How Long Will the Oil Price Rally Last?

It’s been a wild week for oil prices. First soaring on news of the biggest U.S. inventory draw in years, benchmarks later slumped just as sharply when Fitch downgraded the United States’ credit rating from AAA to AA+.

Barely a day later, prices rebounded again after Saudi Arabia did what pretty much everyone expected, extending its voluntary production cuts of 1 million barrels daily into September. Where prices go from here is anyone’s guess, but analysts are saying the rally won’t last.

That appears to be the opinion of the majority of analysts polled recently by the Wall Street Journal. Per that poll, Brent crude should average $87 per barrel in the current quarter and remain around this level until the second quarter of 2024.

For West Texas Intermediate, the analysts see a price of $83 per barrel this quarter and into the first half of 2024. Even with continuing cuts from OPEC+ and a rebounding Chinese economy.

The reason they don’t see prices much higher is that China’s recovery from the pandemic is moving more slowly than expected and, interestingly, that Saudi Arabia’s voluntary cuts have increased its spare production capacity.

China has indeed been recovering more unevenly than analysts seem to have pictured it, but it is recovering, and its oil demand is at a record high. It may, however, have peaked earlier in the year, which would suggest slower growth in the next five months and possibly beyond.

Related: Bullish Momentum Is Building For Crude

As for spare production capacity, that was a substantial concern a couple of years ago when demand for oil began to recover after the first wave of lockdowns. The concern was that, because of underinvestment, the global oil industry had not enough spare capacity to respond to a potential surge in demand.

For now, this warning has not had to be tested, but Saudi Arabia is working on expanding its spare capacity over the medium term. While it does that, however, it is also limiting production. By limiting production, it is limiting the amount of oil immediately available to buyers, which renders the argument for greater spare capacity a little irrelevant.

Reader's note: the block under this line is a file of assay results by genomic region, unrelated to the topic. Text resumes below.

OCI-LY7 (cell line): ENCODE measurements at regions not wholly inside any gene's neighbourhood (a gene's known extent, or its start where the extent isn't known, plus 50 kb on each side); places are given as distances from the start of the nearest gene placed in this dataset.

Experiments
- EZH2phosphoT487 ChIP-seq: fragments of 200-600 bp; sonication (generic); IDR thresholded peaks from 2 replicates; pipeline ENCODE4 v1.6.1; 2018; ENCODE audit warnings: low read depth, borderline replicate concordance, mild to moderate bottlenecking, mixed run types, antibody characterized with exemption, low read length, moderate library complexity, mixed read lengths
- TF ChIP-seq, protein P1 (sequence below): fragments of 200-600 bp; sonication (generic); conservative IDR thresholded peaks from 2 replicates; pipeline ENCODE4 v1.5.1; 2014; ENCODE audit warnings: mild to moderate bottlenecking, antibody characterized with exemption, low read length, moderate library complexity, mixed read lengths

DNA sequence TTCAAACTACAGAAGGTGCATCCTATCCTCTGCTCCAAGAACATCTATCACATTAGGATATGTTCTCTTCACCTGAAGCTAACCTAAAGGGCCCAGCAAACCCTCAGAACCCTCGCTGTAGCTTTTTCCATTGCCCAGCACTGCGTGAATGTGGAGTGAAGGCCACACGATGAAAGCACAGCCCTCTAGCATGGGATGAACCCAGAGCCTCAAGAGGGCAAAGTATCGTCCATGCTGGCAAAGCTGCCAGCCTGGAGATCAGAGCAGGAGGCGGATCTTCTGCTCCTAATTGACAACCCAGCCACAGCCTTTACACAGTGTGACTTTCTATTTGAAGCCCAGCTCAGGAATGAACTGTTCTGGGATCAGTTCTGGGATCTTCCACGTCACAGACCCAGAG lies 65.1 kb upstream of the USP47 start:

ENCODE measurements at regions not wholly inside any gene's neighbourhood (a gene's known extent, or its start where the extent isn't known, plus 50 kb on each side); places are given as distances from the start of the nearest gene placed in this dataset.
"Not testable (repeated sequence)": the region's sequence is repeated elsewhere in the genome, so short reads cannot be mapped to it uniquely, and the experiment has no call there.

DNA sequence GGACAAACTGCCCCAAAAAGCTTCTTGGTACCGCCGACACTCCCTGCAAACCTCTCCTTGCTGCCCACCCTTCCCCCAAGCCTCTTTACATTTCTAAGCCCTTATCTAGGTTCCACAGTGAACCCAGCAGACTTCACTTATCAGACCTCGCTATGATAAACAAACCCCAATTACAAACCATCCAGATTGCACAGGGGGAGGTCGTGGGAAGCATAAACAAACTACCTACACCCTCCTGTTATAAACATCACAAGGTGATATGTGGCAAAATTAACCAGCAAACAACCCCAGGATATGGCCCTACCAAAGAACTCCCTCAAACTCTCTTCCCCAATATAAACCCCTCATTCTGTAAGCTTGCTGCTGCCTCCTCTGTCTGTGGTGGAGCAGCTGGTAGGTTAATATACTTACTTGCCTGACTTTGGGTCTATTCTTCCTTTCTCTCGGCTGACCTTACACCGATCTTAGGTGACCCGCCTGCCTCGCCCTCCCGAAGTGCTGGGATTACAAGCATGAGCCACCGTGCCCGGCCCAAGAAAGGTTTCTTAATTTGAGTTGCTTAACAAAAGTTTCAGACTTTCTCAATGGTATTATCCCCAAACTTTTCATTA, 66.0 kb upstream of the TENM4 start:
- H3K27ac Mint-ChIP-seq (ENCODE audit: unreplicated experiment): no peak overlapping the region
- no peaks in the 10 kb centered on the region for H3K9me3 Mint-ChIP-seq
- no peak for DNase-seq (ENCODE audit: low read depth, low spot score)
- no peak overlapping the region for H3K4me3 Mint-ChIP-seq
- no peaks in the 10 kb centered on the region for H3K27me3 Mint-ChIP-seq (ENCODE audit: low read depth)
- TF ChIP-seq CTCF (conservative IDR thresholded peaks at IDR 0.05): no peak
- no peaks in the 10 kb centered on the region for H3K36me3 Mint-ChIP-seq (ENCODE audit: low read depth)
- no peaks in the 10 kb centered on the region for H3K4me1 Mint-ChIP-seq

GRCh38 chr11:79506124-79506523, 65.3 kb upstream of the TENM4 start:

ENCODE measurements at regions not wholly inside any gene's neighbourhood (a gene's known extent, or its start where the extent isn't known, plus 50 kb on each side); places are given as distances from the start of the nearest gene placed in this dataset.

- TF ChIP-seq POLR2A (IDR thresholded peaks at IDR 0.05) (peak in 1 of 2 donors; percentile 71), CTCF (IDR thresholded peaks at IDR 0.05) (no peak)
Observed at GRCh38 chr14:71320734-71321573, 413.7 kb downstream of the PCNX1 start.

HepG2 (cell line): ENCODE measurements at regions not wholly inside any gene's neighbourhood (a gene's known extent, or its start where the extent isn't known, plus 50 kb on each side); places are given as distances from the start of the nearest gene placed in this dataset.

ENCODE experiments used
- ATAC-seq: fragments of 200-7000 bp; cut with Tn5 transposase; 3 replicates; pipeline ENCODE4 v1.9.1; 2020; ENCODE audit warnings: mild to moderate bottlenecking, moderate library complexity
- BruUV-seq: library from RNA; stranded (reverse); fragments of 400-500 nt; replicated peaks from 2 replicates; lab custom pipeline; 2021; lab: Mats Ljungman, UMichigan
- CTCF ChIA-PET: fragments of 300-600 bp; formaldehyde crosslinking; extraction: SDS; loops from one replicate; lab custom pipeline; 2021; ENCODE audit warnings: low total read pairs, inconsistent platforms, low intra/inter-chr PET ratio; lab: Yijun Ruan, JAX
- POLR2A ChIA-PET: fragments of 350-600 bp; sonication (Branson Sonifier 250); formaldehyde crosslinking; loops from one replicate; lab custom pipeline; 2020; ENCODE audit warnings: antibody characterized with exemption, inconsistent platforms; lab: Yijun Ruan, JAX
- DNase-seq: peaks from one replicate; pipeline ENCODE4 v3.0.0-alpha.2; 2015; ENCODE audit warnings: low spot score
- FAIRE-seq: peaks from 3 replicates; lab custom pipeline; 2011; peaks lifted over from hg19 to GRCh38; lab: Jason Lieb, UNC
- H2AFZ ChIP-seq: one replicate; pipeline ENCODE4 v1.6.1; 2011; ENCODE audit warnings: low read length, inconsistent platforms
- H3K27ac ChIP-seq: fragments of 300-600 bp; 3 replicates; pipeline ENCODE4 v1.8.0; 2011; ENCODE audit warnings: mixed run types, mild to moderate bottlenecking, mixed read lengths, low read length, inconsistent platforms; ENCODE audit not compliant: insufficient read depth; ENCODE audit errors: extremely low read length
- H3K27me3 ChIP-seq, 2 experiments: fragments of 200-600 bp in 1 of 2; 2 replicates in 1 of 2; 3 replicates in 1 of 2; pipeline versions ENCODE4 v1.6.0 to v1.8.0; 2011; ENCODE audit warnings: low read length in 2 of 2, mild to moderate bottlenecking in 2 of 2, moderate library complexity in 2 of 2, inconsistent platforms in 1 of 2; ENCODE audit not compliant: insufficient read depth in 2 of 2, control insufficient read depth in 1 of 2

Saudi Arabia may boost its total production capacity to 13 million barrels daily, as it plans to do, but if it is only producing 9 million barrels daily to keep prices above $80, the size of its spare capacity has very little importance for day-to-day and even longer-term price developments.

There is one more factor that is acting as a cap on prices, however, and that is the rebound in offshore drilling. Wood Mackenzie reported last month that deepwater rig utilization is on the rise as companies step up exploration offshore. Goldman Sachs also noted this rebound in a recent note, cited by the WSJ.

“The significant rise in OPEC spare capacity over the past year, the return to growth in international offshore projects, and declining U.S. oil production costs limit the upside to prices,” the bank said.

It’s worth noting that along with falling oil production costs in the U.S., production growth is also slowing down, which should boost the upside to prices. The EIA recently projected that shale oil production is set to decline this month after hitting a peak in July. The August decline, to 9.4 million bpd, will be led by the Permian, the most productive shale basin right now.

Meanwhile, Saudi Arabia has indicated it may extend the cuts further or deepen them. Saudi Arabia appears back into “Whatever it takes” mode to keep prices at levels that are closer to its government spending plans. And there is little any other producer can do to counter the effect of those cuts in short order.

The main drag on prices remains the economic outlook for the biggest consumers. Until recently, the fear of a recession in the U.S. held sway over traders, but recently the outlook brightened, which contributed to higher prices.

Then came the Fitch downgrade and although Treasury Secretary Janet Yellen said it was “entirely unwarranted” and JP Morgan’s Jamie Dimon called it “ridiculous”, the downgrade rattled markets.

In fact, Dimon said that the U.S. economy is doing so well that even if a recession does emerge, it will not be that big of a deal.

“It’s pretty good, even if we go into recession,” Dimon said, as quoted by CNBC, this week. “The storm cloud part is still there.”

It is this storm cloud, along with economic trends in Europe and Asia that will continue to shape oil prices over the coming months. Grave recession warnings have yet to materialize, if ever, and that fact has served to moderate the rise of oil prices. But if Saudi Arabia decides to deepen the cuts and Russia plays along with its own curbs, the current factors that cap oil prices may weaken enough to allow a stronger rally.

By Irina Slav for

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